Daily Archives: December 18, 2008

December 21, 2008 — Contents


(1)  EDITORIAL:  Annals of Russian Propaganda

(2)  The Sunday Saint:  A Postcard from Chechnya

(3)  Russia Ratifies Foreign Dictatorship

(4)  The Sunday Book Review:  A Brotherhood of Thieves

(5)  Kiselyov on the New Stalinsm

EDITORIAL: Annals of Russian Propaganda


Annals of Russian Propaganda

0_1c7d6_5c4b3ed3_xlThis cartoon from the Russian humorist Sergei Yelkin (a/k/a “Ellustrator“) neatly encapsulates Russian dictator Vladimir Putin’s view of the current status of the Russian economy, shown as the woman on the table being frightened by a tiny mouse named “crisis.”

This view, of course, is dead wrong on three different levels, and reveals Putin’s extreme ignorance of the basic elements of governing a market economy.

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The Sunday Saint: A Postcard from Chechnya

Open Democracy reports on the minting of a brand new human rights activist:

The human rights organisation Memorial has representatives all over Russia and neighbouring countries. How do ordinary people become human rights advocates? And how do they work with the European Court of Human Rights? Dokka was head official of his village in Chechnya when he became involved, during Russia’s first war against Chechnya. This is his remarkable, typical, story.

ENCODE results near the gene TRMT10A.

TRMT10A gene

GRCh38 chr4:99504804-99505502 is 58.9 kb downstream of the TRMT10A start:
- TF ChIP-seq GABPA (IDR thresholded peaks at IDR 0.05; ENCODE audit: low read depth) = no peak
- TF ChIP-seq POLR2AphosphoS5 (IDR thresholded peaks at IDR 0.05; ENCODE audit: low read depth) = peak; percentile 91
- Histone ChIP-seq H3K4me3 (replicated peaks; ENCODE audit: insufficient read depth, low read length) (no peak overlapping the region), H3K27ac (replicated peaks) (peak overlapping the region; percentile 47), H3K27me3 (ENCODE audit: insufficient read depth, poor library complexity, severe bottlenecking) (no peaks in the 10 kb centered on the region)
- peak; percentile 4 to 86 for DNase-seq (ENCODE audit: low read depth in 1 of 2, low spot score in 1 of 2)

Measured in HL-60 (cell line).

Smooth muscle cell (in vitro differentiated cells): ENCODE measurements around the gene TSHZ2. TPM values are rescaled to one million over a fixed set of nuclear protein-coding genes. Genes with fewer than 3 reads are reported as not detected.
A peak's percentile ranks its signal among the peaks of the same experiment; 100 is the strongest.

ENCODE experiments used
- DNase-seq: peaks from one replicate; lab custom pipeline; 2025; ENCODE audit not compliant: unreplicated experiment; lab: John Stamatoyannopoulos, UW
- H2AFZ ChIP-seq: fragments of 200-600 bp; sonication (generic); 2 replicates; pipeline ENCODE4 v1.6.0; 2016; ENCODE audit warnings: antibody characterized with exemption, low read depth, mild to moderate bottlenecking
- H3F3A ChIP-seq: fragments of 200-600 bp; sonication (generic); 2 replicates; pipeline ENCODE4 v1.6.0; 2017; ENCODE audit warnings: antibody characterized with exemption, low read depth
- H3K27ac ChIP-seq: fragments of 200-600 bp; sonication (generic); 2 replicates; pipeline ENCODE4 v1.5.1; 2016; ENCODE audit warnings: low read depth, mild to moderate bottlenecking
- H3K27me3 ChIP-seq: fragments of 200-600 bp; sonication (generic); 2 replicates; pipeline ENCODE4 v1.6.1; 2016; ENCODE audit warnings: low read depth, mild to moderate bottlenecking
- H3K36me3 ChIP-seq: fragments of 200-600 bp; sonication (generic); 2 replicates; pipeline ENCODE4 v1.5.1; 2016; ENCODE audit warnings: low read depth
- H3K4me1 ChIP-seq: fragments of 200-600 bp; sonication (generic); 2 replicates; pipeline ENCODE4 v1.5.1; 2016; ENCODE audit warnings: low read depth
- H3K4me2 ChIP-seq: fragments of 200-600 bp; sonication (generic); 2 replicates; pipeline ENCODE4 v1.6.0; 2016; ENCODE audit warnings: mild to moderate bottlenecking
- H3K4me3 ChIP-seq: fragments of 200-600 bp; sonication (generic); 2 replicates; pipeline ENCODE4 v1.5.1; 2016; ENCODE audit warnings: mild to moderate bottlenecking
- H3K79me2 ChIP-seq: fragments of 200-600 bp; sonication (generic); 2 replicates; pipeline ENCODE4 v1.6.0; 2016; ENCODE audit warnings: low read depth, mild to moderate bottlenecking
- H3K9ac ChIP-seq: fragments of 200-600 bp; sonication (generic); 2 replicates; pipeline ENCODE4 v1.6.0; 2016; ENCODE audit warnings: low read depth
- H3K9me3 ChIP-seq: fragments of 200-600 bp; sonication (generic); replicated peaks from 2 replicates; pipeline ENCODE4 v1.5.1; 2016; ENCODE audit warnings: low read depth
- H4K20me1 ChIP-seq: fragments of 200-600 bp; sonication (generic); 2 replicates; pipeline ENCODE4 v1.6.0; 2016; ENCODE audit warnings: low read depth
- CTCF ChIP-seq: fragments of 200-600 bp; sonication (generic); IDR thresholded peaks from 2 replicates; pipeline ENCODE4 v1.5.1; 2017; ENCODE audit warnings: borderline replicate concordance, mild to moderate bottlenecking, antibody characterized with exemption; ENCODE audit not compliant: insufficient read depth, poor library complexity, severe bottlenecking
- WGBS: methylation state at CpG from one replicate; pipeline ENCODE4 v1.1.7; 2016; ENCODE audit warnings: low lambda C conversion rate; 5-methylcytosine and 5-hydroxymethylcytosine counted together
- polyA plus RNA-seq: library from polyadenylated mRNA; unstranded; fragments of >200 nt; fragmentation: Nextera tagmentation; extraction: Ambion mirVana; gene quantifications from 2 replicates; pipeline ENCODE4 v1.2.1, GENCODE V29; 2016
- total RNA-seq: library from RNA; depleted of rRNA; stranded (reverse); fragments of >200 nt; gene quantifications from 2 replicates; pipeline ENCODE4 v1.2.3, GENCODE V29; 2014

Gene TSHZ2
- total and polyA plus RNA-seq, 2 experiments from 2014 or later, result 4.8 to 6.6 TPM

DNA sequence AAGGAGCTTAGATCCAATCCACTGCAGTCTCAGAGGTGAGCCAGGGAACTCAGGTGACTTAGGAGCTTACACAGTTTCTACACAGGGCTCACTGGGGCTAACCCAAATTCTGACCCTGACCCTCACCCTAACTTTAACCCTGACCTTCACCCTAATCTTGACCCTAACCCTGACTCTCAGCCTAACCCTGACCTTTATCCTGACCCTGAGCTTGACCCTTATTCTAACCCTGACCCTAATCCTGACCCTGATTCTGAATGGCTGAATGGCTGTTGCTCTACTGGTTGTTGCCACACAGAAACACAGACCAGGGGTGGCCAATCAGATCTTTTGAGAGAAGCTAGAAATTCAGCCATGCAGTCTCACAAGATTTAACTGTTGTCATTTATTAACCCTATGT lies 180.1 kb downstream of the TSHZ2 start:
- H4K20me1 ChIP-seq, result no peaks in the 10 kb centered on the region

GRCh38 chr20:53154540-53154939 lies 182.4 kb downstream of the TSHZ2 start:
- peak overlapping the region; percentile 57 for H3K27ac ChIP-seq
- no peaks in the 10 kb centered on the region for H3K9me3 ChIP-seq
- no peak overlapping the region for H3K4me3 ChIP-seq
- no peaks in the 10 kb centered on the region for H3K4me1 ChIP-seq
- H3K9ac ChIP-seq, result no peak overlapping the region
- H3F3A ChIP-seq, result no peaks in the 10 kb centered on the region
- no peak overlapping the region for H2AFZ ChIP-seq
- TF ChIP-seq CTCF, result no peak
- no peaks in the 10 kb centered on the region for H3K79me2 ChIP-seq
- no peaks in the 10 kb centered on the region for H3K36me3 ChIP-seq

Dokka’s hair is streaked with grey, but there is a sparkle in his eyes. He met me in a small room in a hotel near Moscow, where legal experts, monitors and lawyers from regional Memorial offices were attending a special seminar about changes in Russian immigration legislation. He greeted me like the owner of a small and shaky house, but a real one for all that: in the next room, women were setting the table for tea. Dokka introduced me to Chechen human rights activists, and told me how he ended up among them almost by accident, when he left his job at an agricultural enterprise.

“At dawn, there was a sharp, imperative knock at the door.

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Russia Ratifies Foreign Dictatorship

In another installment of its series of reports on Russia that are translated into Russian and published on a blog for Russian comment, with selected comments translated into English, the New York Times reports on how Russia is shamelessly ratifying electoral fraud in former Soviet states so as to maintain influence through dictatorship:

The voting monitor began his rounds on election day here at Polling Place No. 7. “Issues? Violations?” he asked the poll workers, glancing around like a casual sightseer. They said no, so he left. The monitor, Kholnazar Makhmadaliyev, breezed from one polling site (“What’s up? Things O.K.?”) to another (“Everything fine here?”), shaking a lot of hands, offering abundant compliments and drinking brandy with this city’s mayor. Such went Mr. Makhmadaliyev’s stint on a large observer mission led by the Kremlin that concluded that Belarus, a former Soviet republic and an ally of Russia, had conducted a “free, open and democratic” parliamentary election in late September.